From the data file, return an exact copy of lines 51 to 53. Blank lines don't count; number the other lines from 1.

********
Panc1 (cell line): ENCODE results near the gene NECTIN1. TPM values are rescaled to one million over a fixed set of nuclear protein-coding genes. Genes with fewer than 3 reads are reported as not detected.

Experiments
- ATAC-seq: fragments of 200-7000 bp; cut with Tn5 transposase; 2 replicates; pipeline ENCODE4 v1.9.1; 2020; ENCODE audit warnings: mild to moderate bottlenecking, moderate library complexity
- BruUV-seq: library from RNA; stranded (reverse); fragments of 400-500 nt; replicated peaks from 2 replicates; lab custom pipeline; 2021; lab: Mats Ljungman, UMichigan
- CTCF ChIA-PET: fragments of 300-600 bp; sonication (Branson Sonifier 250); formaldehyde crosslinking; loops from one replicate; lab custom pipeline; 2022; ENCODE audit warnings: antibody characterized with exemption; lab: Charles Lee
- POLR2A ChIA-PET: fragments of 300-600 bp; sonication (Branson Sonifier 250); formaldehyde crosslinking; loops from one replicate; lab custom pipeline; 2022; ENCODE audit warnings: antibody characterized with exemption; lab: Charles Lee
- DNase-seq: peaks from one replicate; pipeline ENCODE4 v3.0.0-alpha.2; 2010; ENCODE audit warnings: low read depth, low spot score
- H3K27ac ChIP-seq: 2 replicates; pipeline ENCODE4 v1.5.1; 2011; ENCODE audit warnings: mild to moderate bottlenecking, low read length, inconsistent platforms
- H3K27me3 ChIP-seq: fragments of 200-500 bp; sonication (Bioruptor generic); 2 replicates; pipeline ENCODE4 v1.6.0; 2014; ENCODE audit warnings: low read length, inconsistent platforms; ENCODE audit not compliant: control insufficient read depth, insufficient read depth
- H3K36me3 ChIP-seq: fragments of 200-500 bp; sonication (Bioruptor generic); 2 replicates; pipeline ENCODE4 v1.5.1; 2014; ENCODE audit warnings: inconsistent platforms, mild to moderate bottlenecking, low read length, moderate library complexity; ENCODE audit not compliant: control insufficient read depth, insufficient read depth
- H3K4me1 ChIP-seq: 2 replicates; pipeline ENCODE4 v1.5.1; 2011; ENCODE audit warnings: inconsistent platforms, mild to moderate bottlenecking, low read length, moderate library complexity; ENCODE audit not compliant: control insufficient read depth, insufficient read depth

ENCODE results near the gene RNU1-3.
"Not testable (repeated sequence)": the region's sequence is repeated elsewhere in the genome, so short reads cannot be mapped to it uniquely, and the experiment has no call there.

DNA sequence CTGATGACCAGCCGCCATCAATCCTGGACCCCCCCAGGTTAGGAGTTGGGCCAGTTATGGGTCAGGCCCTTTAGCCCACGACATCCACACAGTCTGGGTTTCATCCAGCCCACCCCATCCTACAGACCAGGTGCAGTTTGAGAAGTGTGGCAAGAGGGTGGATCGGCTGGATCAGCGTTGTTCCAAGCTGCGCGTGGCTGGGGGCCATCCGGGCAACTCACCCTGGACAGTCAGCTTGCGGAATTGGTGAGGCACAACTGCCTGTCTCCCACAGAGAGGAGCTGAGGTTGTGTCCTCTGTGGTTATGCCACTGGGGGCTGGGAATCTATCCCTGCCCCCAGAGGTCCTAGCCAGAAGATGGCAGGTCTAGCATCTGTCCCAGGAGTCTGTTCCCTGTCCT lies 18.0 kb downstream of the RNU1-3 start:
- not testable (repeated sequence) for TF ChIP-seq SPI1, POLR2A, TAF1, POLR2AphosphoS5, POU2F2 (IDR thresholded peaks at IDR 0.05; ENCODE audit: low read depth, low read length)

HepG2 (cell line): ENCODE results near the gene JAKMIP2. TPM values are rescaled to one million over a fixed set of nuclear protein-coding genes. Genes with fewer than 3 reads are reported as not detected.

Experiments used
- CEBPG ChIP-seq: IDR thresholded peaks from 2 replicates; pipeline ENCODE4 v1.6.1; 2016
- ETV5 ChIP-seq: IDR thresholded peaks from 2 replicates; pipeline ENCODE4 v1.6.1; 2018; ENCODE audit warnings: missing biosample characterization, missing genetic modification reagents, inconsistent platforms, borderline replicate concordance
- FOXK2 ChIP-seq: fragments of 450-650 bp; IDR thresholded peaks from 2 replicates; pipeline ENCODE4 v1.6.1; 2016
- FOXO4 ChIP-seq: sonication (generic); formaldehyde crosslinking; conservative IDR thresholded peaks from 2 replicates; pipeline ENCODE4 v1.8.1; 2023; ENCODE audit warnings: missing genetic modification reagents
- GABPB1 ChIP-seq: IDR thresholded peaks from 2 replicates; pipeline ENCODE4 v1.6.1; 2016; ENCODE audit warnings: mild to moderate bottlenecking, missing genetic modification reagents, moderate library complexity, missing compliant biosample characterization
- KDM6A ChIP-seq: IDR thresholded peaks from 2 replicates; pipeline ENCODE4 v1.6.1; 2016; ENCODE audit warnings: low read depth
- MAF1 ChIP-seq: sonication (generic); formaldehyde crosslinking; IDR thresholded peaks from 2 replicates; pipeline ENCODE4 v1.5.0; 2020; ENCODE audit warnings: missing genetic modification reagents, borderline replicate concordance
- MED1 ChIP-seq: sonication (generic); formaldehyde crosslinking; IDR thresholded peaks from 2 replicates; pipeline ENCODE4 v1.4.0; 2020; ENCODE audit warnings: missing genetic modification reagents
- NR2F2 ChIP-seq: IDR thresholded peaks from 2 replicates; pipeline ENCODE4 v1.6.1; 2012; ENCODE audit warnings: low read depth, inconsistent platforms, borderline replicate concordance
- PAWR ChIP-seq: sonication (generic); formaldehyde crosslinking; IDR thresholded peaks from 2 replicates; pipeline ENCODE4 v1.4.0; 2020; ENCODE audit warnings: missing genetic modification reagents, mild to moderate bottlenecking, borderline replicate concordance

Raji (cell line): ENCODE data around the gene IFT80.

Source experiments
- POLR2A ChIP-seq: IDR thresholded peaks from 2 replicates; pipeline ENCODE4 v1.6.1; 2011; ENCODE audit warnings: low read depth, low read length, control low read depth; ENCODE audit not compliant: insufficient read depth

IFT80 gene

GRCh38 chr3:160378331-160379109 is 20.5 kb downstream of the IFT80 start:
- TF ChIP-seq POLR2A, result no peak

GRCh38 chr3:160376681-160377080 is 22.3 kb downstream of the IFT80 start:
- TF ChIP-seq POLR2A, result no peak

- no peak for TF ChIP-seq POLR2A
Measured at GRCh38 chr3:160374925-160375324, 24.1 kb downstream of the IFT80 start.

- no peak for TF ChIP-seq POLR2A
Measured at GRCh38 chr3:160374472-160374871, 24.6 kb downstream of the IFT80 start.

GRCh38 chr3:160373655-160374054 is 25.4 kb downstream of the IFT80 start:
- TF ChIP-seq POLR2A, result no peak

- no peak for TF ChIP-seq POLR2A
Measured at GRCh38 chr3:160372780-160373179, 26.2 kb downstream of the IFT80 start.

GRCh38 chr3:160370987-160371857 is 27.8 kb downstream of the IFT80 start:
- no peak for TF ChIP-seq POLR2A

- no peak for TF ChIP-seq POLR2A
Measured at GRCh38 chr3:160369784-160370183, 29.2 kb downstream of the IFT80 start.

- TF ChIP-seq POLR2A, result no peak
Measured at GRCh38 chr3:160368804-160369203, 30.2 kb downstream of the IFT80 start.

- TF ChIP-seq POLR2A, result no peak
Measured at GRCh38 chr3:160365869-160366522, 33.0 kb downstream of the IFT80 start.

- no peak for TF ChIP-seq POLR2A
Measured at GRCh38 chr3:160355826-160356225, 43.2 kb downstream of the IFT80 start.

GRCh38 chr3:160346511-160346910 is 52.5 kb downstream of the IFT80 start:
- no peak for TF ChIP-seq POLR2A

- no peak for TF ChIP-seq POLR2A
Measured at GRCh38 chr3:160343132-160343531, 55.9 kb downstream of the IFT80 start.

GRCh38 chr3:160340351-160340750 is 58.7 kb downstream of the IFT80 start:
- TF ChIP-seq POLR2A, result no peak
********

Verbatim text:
Measured at GRCh38 chr3:160365869-160366522, 33.0 kb downstream of the IFT80 start.

- no peak for TF ChIP-seq POLR2A
Measured at GRCh38 chr3:160355826-160356225, 43.2 kb downstream of the IFT80 start.